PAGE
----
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The good news just gets better. On Friday morning we had a great result for Greece, with overwhelming participation by private sector bond-holders in the bond-swap tender. On Friday afternoon, there was a great result for President Obama, with yet more signs of strength in the US labour market.

Headline payrolls rose by 200k for the third consecutive month. Furthermore, whilst the unemployment rate held steady at 8.3%, household employment has grown significantly in recent months.   It’s worth noting that the labour force has increased by nearly 1m over the past two months, which explains the minimal decline in the unemployment rate. Video:

What we’ve seen in the past year and a half has been very positive and has shifted the outlook from one of years of further pain to one of light at the end of the tunnel. Unsurprisingly, the greenback greeted the jobs news with glee, the dollar index up 1% since early Friday.

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Technically, the dollar looks in good shape; as such, it is entirely plausible that the January high of 81.78 could be tested over coming weeks should the evidence of recovery in the US continue to show.


EU builds bridges with Spain. After Prime Minister Rajoy’s defiant announcement more than a week ago that Spain’s revised deficit target for 2012 would be 5.8% of GDP rather than the 4.4% desired by Brussels, of interest has been a distinct diplomatic thawing between the two sides. Not one single European politician has berated Spain for its open resistance to the dictates of the newly-signed fiscal treaty. As noted on Thursday by Marco Buti, the head of the economics department at the European Commission, it is not as though Spain has questioned its commitment to correcting the excessive deficit, it is only really a matter of how it get there. Rather helpfully, Buti conceded that the original deficit target for 2012 was set in circumstances which were rather better than those Spain now finds itself in. As such, European leaders will likely find some way to accommodate Spain, cognisant that it remains committed to fiscal restitution and that the means to achieving the original 4.4% target would now not just be unrealistic but downright dangerous. Ultimately, sense looks likely to prevail. Rajoy is doing a good job under extremely challenging circumstances.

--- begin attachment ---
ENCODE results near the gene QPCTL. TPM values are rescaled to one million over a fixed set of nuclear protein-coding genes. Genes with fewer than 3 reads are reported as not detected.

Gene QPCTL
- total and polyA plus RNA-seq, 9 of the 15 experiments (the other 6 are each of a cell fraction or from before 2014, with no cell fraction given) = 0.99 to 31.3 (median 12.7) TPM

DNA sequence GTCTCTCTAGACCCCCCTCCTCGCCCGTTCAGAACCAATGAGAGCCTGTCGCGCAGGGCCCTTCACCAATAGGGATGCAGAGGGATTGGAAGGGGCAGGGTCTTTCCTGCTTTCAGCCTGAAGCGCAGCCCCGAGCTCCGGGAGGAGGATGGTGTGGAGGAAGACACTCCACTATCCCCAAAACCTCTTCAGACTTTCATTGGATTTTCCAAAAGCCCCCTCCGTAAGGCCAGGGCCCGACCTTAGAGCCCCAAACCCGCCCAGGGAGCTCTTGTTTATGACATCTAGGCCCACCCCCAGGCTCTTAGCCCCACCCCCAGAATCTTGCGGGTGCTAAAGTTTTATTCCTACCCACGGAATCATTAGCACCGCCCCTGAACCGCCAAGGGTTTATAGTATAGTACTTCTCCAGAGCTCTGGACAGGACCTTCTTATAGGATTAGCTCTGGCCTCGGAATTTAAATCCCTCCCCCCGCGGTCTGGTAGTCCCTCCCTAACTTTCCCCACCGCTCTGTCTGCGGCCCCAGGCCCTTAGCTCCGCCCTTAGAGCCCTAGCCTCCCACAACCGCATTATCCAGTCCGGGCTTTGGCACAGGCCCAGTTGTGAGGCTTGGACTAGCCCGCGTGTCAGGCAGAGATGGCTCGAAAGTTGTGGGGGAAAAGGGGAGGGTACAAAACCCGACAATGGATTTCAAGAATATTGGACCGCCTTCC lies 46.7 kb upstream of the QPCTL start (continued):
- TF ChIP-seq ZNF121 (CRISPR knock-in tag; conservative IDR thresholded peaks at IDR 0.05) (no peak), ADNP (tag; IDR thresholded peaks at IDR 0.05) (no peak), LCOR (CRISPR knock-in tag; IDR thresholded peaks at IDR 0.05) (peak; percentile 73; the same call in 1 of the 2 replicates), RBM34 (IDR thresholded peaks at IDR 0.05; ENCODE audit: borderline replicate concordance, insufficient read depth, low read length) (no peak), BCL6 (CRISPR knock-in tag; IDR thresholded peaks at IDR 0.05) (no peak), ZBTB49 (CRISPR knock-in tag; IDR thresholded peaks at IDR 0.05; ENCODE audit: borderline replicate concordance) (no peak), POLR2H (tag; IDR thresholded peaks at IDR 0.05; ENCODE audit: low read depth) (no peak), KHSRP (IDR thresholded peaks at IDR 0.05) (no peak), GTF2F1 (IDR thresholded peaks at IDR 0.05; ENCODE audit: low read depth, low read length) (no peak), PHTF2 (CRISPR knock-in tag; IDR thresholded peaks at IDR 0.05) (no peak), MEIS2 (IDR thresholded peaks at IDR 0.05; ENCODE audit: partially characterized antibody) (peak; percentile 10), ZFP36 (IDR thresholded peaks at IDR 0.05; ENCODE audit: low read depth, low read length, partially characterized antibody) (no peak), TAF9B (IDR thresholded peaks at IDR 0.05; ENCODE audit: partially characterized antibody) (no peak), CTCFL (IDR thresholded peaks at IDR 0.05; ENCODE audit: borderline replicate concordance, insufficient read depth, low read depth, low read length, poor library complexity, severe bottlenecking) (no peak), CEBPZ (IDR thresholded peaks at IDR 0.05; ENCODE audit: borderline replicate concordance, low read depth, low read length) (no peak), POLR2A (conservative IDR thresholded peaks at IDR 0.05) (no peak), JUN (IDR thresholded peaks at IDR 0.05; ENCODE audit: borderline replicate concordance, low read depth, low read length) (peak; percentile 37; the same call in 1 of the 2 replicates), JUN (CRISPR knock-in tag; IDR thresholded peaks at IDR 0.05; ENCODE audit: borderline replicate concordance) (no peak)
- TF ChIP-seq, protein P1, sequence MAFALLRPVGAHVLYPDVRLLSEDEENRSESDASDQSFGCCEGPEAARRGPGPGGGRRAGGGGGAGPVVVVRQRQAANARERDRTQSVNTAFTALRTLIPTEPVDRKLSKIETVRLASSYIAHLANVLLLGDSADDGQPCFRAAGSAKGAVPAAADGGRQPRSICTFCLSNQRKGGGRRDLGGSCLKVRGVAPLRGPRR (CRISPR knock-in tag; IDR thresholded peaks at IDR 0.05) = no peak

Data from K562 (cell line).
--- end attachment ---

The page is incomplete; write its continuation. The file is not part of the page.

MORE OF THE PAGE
More easing on the way in China. The case for a further loosening of monetary policy in China continues to grow. Inflation last month fell to 3.2% YoY, the lowest since mid-2010 and down from 4.5% in January. Adjusting for the Lunar New Year distortions, inflation in January/February was around 3.9%, down from 4.1% in December. At the producer level, the inflation news was even better – prices were unchanged in the year ended February. Together with the weak export figures released informally a couple of days ago, the clear slowing of demand for raw materials, and the recent downward revision to projected Chinese growth, policy officials will recognise that there is room for some further easing of financial conditions. With inflation still on the high side at around 4%, the PBOC will likely opt for further reductions in the required reserve ratio in coming months.

Some optimism in UK manufacturing. Notwithstanding the carnage on the high-street over recent months and the debilitating effect on foreign demand caused by Europe’s sovereign debt and banking crisis, it is clear that the UK manufacturing sector is holding up rather well. Recent surveys have consistently suggested that both manufacturing orders and production are healthy. For instance, a survey just released by EEF, the manufacturers’ organisation, and BDO LLP, showed that demand both at home and abroad has improved over the past three months, forward order books are strengthening and output levels are respectable. Although confidence is reasonably upbeat, and some companies are looking to increase both recruitment and investment, there is still underlying recognition of significant financial challenges both at home and abroad. One factor that is really helping the manufacturing sector is improved competitiveness. A cheap exchange rate is certainly helpful in that regard, as is relatively low wages’ growth. Just this week, Nissan announced that it would be building one of its new compact models in Sunderland, adding to the Japanese manufacturers’ already sizeable presence there. Last year, nearly 500,000 vehicles were produced at the plant. Do not be surprised if the UK manufacturing sector continues to generate decent growth this year. Should it do so, that ought to give the pound a boost.